A sermon preached on April 20th, 2008 (Earth Sunday) based upon Acts 7:55 – 60 and John 14:1 – 14, entitled “Beyond Identity Theft.”
Imagine if you will, a certain man – we’ll call him Joshua – who comes each day to sit on a park bench.
Another man – we’ll call this one Barney – has never actually met Joshua, let alone sat with him on that park bench. Barney lives quite some distance from Joshua. He does, however, know some significant information about Joshua: his name, for instance, as well as his address, his date of birth, his mother’s maiden name, and, his social security number, as well as the number on his credit card. You see, Barney is a computer hacker, and he makes his living perpetrating what is known as “identity theft.” Barney routinely speaks on behalf of Joshua, making purchases in his name, and people assume Barney has authority to do so, but, he doesn’t.
Now imagine a third man – we’ll call him Omar. Omar often goes to the same park as Joshua, and on several occasions he has sat for extended periods of time next to Joshua on that same bench. As is often the case when strangers find themselves together, Joshua and Omar would fall into conversations, sometimes quite intimate conversations, without ever sharing the kind of basic information that Barney knows about Joshua. Omar doesn’t even know Joshua’s name. But in a certain sense he knows Joshua himself, at least far more than Barney does. He knows of course that there is much he doesn’t know about his bench companion, but Omar has witnessed Joshua’s interactions with the various people who pass by in the park, and he has reached a point where he can with some accuracy predict how Joshua will respond to the variety of people who pass by. He knows him that well.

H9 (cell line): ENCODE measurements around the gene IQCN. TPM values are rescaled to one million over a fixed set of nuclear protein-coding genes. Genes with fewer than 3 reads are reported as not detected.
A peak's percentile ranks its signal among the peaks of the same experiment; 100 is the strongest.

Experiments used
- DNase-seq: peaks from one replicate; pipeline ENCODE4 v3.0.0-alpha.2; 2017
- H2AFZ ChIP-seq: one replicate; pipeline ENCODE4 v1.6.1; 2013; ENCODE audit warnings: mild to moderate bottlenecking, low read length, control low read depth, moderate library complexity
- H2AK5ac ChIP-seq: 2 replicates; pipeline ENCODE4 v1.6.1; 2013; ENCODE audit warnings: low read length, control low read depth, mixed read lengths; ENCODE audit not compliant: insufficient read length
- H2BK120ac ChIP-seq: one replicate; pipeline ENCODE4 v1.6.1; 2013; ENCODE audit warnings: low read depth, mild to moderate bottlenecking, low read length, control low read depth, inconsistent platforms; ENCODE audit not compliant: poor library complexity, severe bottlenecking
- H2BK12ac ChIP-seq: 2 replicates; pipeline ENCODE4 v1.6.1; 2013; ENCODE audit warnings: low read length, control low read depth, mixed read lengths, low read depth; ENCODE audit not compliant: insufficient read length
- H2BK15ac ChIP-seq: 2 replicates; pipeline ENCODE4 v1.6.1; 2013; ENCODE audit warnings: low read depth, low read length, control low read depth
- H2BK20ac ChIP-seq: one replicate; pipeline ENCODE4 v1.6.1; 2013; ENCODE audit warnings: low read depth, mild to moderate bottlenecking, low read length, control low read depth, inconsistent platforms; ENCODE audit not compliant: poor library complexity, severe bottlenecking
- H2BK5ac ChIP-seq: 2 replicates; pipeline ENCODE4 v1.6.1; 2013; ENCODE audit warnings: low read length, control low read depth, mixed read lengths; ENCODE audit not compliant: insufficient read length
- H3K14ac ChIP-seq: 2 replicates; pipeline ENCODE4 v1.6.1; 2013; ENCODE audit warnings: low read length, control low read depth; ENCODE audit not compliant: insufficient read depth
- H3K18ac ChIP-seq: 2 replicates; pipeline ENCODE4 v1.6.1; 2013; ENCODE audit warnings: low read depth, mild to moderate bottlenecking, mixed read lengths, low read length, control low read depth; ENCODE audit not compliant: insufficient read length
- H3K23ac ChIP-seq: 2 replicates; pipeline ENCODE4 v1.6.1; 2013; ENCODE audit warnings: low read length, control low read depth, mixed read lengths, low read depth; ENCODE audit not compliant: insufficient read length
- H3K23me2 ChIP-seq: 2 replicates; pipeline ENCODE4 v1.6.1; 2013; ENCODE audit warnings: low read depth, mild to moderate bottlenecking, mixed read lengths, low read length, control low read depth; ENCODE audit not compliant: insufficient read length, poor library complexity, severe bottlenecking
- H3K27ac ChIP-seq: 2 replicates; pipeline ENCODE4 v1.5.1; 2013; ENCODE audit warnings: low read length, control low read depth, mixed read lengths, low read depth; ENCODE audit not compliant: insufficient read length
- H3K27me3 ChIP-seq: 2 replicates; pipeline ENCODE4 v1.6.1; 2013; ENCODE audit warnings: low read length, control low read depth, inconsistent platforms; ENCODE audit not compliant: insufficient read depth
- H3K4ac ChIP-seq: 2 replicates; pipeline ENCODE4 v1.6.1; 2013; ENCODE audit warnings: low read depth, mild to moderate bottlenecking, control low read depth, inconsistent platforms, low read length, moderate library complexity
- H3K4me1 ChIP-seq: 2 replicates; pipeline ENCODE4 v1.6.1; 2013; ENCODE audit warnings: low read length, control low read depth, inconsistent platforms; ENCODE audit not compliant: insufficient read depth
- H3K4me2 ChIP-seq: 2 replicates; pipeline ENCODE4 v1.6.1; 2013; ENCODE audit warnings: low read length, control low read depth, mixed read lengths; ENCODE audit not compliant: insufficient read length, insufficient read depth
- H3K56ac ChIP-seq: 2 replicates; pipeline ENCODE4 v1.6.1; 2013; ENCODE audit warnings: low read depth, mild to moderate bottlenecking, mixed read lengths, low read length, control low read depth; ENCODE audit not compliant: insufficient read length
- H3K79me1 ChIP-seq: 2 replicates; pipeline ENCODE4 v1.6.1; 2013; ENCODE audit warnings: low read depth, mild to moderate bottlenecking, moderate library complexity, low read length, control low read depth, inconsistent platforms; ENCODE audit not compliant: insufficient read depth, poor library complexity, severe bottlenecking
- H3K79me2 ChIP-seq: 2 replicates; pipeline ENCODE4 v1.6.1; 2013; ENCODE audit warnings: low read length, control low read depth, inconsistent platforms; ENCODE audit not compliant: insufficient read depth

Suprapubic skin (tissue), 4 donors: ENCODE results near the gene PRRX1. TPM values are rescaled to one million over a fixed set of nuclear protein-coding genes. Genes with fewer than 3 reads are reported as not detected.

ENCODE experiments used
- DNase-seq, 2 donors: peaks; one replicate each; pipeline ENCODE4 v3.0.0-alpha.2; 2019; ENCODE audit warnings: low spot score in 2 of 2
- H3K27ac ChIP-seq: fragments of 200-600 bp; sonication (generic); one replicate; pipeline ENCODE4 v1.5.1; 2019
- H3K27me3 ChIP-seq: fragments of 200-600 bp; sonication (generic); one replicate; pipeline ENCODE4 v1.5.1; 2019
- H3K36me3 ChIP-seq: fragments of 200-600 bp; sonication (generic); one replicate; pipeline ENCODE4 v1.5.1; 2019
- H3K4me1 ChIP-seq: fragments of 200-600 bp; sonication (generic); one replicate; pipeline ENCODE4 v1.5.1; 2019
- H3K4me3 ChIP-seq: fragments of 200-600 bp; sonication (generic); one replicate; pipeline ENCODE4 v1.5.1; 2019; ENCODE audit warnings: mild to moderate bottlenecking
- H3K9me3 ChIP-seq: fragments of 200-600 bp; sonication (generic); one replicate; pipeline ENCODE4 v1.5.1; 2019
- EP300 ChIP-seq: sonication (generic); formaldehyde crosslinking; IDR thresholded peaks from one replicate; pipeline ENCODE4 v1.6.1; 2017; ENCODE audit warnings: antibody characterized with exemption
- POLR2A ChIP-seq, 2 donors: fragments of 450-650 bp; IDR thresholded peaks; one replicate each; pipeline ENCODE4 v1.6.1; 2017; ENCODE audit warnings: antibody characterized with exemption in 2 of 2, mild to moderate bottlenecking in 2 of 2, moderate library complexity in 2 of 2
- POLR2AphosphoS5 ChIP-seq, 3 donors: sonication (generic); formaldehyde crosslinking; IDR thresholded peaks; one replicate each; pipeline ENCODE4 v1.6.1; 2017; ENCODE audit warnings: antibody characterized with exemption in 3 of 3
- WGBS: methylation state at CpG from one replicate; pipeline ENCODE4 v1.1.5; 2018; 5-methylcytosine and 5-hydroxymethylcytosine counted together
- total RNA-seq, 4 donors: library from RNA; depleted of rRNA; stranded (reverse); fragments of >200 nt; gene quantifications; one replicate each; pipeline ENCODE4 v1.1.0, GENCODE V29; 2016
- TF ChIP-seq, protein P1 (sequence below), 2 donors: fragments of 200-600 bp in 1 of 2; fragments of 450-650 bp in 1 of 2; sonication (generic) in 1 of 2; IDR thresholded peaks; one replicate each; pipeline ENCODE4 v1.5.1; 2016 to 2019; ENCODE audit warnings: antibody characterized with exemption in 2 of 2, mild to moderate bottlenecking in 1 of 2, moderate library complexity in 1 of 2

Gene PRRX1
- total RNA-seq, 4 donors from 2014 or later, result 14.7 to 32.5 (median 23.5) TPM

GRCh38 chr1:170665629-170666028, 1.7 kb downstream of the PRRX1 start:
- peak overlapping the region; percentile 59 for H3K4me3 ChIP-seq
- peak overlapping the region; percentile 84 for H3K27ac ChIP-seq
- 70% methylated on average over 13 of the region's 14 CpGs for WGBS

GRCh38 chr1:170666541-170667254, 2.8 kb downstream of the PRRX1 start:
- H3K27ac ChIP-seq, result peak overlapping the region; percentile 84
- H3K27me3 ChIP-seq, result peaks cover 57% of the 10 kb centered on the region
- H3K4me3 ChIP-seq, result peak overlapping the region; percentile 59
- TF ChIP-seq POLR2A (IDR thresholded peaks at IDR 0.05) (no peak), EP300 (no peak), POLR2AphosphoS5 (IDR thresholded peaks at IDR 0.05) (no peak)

This little fantasy is all by way of getting at the basic question, what does it mean to say we “know” someone? The word “know” used in this sense shows up seven times in this morning’s Gospel lesson, including these words by Jesus: “If you know me, you will know my Father also. From now on you do know him and have seen him.” So what does it mean to “know” Jesus, and in knowing him, to know the Father, the Creator of the heavens and the earth?